FILE - ME Oxford Casino 8-30-2012

The entrance to the Oxford Casino is seenAug. 30, 2012, in Oxford, Maine.

(The Center Square) – The state's federally recognized tribes could be allowed to open casinos on their lands under proposed changes to Maine's gaming laws.

On Friday, the Legislature's Committee on Veterans and Legal Affairs will hold a work session on a proposal that would authorize the state's recognized tribes – the Passamaquoddy, Penobscot Nation and Houlton Band of Maliseet Indians – to build and operate casinos and gaming operations in their territories.

LD 554 would require the state to negotiate a new compact with the tribes to allow gambling.

A landmark land claims settlement of 1980 exempted Maine from federal Indian gaming laws, which has prevented the tribes from opening casinos on their lands.

In testimony to the committee, Penobscot Nation Tribal Ambassador Maulian Dana said there are currently no proposals yet to build casinos on tribal lands, but said the changes are needed to give Maine's tribes the same rights under federal law that are afforded other native peoples.

"For the tribes this is not about the ethics or mechanics of the gaming industry itself," Dana wrote. "This is about our inherent sovereignty as tribal nations and the right to self-determination and self-governance."

Dana said any gaming operations on tribal lands would also benefit surrounding communities, providing another source of revenue to help local governments recover from the pandemic.

Rep. Scott Cuddy, D-Winterport, said he supports the proposal and called it an issue of fairness for the state's Indigenous inhabitants.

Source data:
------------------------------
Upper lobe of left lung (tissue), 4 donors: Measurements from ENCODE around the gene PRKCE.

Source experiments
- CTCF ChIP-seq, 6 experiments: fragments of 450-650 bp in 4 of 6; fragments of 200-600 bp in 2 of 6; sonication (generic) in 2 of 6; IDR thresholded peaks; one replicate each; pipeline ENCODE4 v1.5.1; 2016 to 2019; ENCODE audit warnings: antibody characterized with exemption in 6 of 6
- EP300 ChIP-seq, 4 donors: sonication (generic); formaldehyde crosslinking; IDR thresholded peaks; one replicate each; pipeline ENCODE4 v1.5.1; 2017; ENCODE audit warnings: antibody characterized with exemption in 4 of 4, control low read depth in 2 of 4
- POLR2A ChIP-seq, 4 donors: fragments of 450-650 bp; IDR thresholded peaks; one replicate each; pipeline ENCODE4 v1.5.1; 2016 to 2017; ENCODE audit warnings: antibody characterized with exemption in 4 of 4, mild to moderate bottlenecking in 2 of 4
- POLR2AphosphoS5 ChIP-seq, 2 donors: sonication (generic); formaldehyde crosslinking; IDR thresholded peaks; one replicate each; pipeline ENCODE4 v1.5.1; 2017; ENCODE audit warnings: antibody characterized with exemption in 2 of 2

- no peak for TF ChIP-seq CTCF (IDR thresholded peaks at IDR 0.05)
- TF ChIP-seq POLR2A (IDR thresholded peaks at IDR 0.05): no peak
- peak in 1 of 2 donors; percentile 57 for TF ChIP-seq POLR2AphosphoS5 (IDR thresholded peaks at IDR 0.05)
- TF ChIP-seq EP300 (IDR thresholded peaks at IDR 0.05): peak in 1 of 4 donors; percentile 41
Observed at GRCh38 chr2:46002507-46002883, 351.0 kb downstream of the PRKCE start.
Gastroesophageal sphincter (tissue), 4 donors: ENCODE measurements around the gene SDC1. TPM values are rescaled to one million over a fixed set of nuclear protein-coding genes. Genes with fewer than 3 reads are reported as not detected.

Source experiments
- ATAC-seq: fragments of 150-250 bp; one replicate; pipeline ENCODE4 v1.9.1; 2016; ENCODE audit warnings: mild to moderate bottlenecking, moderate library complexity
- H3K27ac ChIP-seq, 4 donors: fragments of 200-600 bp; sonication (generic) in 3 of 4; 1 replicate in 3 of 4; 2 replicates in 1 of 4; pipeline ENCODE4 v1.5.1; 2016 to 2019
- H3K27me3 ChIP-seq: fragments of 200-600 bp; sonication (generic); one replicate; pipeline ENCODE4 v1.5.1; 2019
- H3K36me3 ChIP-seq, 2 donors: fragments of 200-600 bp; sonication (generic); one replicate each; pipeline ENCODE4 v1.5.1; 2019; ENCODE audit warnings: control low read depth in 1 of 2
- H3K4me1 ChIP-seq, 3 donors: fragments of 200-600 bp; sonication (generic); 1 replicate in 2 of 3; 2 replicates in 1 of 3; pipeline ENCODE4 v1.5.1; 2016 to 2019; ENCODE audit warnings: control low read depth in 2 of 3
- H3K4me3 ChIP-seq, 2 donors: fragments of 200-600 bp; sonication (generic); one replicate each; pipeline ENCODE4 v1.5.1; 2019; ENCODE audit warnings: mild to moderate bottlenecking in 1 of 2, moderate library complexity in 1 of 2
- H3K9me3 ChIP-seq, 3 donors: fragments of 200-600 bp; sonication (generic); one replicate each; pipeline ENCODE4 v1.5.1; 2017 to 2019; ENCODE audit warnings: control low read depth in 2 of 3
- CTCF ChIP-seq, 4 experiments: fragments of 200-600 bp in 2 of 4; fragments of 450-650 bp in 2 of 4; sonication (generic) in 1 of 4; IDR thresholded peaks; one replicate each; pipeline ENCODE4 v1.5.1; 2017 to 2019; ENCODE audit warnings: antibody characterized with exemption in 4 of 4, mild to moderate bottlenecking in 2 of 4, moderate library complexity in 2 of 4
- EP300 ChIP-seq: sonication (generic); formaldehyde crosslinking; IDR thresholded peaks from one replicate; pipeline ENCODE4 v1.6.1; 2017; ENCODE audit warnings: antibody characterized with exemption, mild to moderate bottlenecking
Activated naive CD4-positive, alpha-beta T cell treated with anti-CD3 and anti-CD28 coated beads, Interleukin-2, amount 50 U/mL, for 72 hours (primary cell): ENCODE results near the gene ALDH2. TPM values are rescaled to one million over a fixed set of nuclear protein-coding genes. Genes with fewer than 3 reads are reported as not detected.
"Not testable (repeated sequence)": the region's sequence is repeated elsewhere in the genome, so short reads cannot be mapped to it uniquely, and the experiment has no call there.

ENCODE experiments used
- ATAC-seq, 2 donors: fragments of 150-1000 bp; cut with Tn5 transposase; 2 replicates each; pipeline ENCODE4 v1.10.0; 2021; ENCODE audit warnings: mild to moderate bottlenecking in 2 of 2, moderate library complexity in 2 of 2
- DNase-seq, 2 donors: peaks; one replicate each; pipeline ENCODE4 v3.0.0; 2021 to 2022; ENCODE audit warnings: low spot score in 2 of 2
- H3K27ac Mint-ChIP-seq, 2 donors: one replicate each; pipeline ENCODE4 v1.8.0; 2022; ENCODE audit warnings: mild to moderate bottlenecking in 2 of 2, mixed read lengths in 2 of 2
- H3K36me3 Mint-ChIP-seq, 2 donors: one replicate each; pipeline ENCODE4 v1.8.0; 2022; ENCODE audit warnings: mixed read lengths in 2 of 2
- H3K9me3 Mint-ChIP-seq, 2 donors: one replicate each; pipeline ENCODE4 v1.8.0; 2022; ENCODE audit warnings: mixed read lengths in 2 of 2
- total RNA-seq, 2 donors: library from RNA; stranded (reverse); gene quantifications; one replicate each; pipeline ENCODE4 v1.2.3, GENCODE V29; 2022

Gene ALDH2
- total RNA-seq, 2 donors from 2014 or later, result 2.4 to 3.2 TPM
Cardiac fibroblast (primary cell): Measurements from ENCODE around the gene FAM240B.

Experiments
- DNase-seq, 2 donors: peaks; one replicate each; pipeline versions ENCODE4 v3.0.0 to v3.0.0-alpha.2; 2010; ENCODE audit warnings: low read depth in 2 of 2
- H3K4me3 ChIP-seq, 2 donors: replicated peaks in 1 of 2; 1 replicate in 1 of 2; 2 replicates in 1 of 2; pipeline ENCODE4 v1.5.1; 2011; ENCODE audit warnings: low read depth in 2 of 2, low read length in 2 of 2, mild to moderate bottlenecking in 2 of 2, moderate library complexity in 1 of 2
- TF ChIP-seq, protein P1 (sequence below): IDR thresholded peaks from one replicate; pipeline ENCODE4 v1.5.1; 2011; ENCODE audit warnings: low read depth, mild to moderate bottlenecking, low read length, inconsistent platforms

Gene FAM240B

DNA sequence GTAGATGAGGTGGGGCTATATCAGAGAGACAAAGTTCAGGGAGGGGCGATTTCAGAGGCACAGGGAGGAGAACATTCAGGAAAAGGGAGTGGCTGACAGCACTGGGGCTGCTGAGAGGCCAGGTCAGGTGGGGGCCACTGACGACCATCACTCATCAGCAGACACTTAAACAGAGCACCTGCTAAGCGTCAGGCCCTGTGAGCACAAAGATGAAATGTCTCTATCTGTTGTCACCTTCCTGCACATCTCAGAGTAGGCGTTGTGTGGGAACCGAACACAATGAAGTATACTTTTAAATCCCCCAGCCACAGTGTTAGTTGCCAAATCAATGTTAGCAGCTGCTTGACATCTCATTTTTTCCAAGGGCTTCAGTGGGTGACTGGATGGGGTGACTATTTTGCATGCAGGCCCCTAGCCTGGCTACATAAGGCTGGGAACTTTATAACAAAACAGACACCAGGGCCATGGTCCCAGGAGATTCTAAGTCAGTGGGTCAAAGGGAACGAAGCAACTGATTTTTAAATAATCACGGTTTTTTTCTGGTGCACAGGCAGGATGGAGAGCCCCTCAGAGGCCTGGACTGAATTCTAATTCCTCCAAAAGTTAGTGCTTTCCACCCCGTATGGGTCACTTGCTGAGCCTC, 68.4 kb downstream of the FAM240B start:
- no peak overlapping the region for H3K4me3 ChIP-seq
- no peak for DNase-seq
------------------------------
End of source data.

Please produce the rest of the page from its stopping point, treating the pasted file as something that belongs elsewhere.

"The argument about whether or not to allow gaming is over and it is simply an argument over who should be allowed to have access to owning it," Cuddy wrote to the committee in support of the legislation. "Tribes all over the country have that access, but because of a quirk of law Maine tribes have been denied."

But the proposal faces pushback from the operators of one of Maine's two existing casinos, who argue that the changes would oversaturate the state's gaming market.

Dan Walker, a lobbyist for the Oxford casino, wrote to the committee that the casino industry is just beginning to recover from the economic impact of the pandemic. Adding more casinos would only "cannibalize" the industry, he wrote.

"Casino expansion will put an end to this success," Walker wrote. "Expanding gaming in Maine, like has occurred in other jurisdictions to the point of saturation, will hurt the existing facilities, cost jobs, and stagnate their development."

Gov. Janet Mills, who vetoed a sports gaming bill a year ago, is urging lawmakers to consider whether there is broad public support for expanding gambling in the state.

In a letter to the committee, Mills Deputy Legal Counsel Tim Feeley noted that the proposal would expand gambling without a referendum to gauge public support for the changes.

"The nature and extent of regulatory oversight that would accompany gaming under this bill is also unclear," Feeley wrote to the panel.

If the committee approves the bill, it would still need to go to the full Legislature for a vote and survive Mills' veto pen.